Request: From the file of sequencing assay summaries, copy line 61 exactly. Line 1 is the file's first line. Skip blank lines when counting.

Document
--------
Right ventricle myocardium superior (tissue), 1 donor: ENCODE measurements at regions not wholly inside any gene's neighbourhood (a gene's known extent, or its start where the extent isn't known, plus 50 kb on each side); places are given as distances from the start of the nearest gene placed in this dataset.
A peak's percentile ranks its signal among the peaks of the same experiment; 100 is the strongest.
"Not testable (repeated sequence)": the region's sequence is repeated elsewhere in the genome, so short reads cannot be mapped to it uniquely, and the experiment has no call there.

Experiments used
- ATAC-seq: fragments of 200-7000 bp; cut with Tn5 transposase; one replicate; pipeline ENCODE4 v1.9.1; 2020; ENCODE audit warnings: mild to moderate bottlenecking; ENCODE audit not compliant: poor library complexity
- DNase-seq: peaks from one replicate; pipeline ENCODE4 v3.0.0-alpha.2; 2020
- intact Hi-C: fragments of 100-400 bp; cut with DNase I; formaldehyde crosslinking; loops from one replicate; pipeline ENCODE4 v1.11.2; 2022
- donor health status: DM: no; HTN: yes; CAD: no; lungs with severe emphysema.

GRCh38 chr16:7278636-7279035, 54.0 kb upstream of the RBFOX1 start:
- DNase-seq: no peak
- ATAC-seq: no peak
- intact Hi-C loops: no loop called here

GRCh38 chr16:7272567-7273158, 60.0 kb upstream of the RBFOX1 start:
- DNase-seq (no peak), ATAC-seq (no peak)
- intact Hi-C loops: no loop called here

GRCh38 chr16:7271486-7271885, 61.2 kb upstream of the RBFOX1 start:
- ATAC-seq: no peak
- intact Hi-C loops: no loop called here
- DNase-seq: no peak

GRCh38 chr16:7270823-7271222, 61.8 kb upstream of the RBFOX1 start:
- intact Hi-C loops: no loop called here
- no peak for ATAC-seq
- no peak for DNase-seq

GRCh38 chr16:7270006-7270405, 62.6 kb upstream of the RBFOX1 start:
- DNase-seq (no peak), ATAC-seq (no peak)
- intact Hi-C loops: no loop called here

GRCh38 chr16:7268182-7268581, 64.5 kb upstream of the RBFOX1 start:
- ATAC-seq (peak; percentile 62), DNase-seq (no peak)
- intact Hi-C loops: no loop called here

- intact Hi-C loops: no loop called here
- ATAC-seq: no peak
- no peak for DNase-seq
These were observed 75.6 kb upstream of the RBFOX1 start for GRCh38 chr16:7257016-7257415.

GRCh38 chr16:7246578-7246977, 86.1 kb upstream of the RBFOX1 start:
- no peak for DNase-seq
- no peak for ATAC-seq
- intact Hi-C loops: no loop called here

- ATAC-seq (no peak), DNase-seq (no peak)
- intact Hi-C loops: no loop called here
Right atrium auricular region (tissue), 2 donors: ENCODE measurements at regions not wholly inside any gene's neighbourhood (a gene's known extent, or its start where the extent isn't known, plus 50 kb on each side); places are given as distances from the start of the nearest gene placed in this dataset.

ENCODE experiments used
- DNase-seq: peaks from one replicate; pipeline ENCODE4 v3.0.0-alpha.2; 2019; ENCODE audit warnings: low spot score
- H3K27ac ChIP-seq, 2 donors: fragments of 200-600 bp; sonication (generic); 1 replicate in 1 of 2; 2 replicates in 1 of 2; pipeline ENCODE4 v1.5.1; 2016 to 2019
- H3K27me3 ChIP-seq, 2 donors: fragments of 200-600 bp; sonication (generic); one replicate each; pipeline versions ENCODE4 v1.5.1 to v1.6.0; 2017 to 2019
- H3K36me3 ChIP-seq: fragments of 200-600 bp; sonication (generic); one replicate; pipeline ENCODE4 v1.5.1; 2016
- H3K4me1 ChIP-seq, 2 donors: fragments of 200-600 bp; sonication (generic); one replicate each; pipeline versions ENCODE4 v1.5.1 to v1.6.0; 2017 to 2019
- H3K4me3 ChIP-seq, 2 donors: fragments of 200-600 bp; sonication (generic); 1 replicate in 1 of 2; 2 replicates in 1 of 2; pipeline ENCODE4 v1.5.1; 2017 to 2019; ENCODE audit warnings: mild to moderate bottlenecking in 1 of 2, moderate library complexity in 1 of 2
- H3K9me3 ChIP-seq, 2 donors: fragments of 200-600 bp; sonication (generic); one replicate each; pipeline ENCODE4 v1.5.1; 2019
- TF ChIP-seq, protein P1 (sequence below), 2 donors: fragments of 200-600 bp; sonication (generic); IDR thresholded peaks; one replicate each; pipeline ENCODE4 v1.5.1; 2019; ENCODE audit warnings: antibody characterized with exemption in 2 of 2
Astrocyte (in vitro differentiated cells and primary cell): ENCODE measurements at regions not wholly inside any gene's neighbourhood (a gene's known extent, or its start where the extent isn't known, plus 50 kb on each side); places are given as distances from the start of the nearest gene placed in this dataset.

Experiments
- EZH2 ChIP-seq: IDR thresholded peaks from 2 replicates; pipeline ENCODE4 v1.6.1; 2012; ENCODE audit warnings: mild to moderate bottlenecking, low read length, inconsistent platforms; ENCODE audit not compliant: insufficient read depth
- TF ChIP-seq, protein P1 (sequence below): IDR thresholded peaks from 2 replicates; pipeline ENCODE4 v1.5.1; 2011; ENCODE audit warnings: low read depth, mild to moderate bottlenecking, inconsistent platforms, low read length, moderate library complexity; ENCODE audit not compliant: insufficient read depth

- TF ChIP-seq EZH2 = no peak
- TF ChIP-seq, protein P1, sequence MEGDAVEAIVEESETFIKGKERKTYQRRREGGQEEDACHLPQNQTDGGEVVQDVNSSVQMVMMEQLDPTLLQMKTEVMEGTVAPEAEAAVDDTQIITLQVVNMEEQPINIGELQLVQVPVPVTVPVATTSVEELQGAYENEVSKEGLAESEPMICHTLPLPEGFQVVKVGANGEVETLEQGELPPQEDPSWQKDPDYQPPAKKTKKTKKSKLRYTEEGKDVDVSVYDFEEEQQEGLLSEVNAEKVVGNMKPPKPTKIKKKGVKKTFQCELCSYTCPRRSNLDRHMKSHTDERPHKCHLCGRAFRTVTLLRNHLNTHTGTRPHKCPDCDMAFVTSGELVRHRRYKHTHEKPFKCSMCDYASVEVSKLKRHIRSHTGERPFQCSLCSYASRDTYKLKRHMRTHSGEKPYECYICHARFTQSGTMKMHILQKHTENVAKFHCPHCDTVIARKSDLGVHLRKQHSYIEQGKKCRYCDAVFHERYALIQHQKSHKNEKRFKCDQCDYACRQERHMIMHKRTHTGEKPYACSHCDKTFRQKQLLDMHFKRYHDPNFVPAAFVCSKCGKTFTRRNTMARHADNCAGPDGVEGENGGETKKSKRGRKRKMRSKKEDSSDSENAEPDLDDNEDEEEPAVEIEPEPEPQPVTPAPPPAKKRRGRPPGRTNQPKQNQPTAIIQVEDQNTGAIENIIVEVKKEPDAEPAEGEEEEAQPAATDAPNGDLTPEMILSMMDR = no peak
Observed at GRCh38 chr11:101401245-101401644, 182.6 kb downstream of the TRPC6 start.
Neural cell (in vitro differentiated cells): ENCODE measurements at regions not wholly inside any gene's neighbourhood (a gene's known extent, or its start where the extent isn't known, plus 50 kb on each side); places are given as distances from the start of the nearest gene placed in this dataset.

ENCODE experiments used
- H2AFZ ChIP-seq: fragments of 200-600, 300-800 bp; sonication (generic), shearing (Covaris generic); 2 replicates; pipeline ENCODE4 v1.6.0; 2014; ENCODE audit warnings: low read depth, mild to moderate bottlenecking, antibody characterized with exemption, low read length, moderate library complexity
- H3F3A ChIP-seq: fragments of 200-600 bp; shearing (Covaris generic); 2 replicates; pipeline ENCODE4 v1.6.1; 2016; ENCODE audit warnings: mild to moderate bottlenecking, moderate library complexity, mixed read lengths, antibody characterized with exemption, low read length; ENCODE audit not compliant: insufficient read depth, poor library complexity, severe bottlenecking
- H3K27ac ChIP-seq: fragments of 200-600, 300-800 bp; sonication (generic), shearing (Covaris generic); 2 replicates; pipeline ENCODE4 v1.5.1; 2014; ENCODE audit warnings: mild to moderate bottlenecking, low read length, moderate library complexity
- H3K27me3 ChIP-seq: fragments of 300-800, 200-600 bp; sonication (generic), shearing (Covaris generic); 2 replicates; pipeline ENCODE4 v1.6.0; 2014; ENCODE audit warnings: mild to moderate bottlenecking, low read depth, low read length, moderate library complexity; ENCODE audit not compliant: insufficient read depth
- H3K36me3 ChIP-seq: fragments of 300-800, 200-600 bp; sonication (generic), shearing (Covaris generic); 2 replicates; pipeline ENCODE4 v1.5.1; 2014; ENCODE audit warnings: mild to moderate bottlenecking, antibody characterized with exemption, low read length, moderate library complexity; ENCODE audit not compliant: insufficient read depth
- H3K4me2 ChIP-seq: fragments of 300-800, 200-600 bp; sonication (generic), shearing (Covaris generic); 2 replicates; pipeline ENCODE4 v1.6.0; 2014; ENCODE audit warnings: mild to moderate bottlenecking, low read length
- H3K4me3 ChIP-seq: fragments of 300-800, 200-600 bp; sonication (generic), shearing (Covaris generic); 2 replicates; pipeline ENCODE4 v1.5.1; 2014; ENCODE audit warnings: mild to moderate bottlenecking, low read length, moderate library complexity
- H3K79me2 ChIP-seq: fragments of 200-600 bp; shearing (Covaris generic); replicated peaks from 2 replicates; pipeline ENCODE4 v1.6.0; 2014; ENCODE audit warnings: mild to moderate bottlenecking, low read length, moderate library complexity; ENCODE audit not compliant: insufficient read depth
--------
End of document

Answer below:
- H3K27ac ChIP-seq: fragments of 200-600, 300-800 bp; sonication (generic), shearing (Covaris generic); 2 replicates; pipeline ENCODE4 v1.5.1; 2014; ENCODE audit warnings: mild to moderate bottlenecking, low read length, moderate library complexity